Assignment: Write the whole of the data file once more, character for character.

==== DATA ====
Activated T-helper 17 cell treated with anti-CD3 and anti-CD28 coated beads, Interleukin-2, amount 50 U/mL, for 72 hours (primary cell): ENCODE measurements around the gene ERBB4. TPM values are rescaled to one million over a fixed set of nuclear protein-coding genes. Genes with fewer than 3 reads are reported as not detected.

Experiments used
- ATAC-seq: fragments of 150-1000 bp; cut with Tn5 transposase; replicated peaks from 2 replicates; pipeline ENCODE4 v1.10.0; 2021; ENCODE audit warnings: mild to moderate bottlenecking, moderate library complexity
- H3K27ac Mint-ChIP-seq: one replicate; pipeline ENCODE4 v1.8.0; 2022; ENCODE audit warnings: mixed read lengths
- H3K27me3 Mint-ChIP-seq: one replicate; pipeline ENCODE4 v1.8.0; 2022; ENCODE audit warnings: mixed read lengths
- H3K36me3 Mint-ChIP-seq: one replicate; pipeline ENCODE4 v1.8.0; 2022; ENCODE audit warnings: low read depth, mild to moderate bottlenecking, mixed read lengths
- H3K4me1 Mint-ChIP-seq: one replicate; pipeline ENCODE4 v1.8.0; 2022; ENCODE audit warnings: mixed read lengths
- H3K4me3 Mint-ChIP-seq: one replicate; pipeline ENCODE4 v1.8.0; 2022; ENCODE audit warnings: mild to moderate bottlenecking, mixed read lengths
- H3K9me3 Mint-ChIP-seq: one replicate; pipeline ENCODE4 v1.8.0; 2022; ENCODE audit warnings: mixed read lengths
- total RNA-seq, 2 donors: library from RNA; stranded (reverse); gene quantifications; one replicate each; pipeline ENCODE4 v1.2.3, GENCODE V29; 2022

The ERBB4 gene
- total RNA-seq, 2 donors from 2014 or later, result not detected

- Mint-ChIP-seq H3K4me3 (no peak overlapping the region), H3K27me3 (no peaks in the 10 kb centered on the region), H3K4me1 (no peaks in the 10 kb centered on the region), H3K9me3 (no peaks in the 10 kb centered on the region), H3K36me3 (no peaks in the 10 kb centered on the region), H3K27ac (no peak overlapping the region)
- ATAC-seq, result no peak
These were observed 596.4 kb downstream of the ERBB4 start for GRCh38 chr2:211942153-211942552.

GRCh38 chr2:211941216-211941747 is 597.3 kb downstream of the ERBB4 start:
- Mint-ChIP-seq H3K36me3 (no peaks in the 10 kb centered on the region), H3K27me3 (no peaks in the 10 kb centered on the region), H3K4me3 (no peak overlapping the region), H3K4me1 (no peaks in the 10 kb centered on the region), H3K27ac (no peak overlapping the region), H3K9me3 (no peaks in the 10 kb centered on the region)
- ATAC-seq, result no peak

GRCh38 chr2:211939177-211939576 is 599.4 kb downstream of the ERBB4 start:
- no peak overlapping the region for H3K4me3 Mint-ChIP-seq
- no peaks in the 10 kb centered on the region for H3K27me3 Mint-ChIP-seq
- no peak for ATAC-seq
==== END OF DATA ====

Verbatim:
Activated T-helper 17 cell treated with anti-CD3 and anti-CD28 coated beads, Interleukin-2, amount 50 U/mL, for 72 hours (primary cell): ENCODE measurements around the gene ERBB4. TPM values are rescaled to one million over a fixed set of nuclear protein-coding genes. Genes with fewer than 3 reads are reported as not detected.

Experiments used
- ATAC-seq: fragments of 150-1000 bp; cut with Tn5 transposase; replicated peaks from 2 replicates; pipeline ENCODE4 v1.10.0; 2021; ENCODE audit warnings: mild to moderate bottlenecking, moderate library complexity
- H3K27ac Mint-ChIP-seq: one replicate; pipeline ENCODE4 v1.8.0; 2022; ENCODE audit warnings: mixed read lengths
- H3K27me3 Mint-ChIP-seq: one replicate; pipeline ENCODE4 v1.8.0; 2022; ENCODE audit warnings: mixed read lengths
- H3K36me3 Mint-ChIP-seq: one replicate; pipeline ENCODE4 v1.8.0; 2022; ENCODE audit warnings: low read depth, mild to moderate bottlenecking, mixed read lengths
- H3K4me1 Mint-ChIP-seq: one replicate; pipeline ENCODE4 v1.8.0; 2022; ENCODE audit warnings: mixed read lengths
- H3K4me3 Mint-ChIP-seq: one replicate; pipeline ENCODE4 v1.8.0; 2022; ENCODE audit warnings: mild to moderate bottlenecking, mixed read lengths
- H3K9me3 Mint-ChIP-seq: one replicate; pipeline ENCODE4 v1.8.0; 2022; ENCODE audit warnings: mixed read lengths
- total RNA-seq, 2 donors: library from RNA; stranded (reverse); gene quantifications; one replicate each; pipeline ENCODE4 v1.2.3, GENCODE V29; 2022

The ERBB4 gene
- total RNA-seq, 2 donors from 2014 or later, result not detected

- Mint-ChIP-seq H3K4me3 (no peak overlapping the region), H3K27me3 (no peaks in the 10 kb centered on the region), H3K4me1 (no peaks in the 10 kb centered on the region), H3K9me3 (no peaks in the 10 kb centered on the region), H3K36me3 (no peaks in the 10 kb centered on the region), H3K27ac (no peak overlapping the region)
- ATAC-seq, result no peak
These were observed 596.4 kb downstream of the ERBB4 start for GRCh38 chr2:211942153-211942552.

GRCh38 chr2:211941216-211941747 is 597.3 kb downstream of the ERBB4 start:
- Mint-ChIP-seq H3K36me3 (no peaks in the 10 kb centered on the region), H3K27me3 (no peaks in the 10 kb centered on the region), H3K4me3 (no peak overlapping the region), H3K4me1 (no peaks in the 10 kb centered on the region), H3K27ac (no peak overlapping the region), H3K9me3 (no peaks in the 10 kb centered on the region)
- ATAC-seq, result no peak

GRCh38 chr2:211939177-211939576 is 599.4 kb downstream of the ERBB4 start:
- no peak overlapping the region for H3K4me3 Mint-ChIP-seq
- no peaks in the 10 kb centered on the region for H3K27me3 Mint-ChIP-seq
- no peak for ATAC-seq